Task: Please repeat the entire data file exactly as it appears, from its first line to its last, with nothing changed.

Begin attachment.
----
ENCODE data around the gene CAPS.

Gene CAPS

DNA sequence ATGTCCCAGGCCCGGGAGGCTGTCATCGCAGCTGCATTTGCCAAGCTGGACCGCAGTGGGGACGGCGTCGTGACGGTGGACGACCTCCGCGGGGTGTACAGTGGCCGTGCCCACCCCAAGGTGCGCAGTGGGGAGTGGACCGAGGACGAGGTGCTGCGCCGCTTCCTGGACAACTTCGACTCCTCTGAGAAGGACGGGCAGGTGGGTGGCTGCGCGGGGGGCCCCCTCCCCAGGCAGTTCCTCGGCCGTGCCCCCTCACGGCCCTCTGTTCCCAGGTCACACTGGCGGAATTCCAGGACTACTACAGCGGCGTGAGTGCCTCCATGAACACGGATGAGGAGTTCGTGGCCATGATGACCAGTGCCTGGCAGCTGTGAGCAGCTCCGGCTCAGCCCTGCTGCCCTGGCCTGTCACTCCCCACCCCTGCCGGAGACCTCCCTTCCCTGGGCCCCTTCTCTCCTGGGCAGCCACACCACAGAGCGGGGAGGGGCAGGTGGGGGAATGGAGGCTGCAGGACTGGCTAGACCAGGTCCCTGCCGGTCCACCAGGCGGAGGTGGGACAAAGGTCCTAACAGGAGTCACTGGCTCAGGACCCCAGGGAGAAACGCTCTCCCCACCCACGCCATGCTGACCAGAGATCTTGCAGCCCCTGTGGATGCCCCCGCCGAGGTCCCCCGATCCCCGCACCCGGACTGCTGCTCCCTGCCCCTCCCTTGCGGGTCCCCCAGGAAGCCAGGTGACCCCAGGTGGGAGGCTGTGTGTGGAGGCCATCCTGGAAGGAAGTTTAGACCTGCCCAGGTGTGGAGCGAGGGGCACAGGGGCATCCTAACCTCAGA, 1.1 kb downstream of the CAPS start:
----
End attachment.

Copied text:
ENCODE data around the gene CAPS.

Gene CAPS

DNA sequence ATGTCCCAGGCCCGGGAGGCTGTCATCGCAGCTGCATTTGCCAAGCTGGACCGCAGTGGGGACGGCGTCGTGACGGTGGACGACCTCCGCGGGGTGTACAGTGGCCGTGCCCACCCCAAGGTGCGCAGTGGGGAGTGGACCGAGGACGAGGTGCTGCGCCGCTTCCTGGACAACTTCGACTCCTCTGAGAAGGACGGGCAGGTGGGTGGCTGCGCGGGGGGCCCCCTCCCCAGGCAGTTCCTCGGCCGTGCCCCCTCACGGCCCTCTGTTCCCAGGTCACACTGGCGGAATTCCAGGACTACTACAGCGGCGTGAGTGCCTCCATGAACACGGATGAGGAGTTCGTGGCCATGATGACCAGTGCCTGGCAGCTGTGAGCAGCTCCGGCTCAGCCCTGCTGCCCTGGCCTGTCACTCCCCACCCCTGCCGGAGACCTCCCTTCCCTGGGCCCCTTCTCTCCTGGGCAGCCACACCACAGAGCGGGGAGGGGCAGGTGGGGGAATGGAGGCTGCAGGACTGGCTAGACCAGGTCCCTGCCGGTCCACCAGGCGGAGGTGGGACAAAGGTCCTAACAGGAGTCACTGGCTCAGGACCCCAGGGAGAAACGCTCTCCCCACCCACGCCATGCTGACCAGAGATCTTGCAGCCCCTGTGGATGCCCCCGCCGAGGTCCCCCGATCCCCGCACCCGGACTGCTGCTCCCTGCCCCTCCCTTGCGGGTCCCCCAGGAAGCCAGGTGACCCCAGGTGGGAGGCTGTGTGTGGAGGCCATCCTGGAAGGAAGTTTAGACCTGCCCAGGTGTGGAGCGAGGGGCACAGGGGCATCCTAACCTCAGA, 1.1 kb downstream of the CAPS start: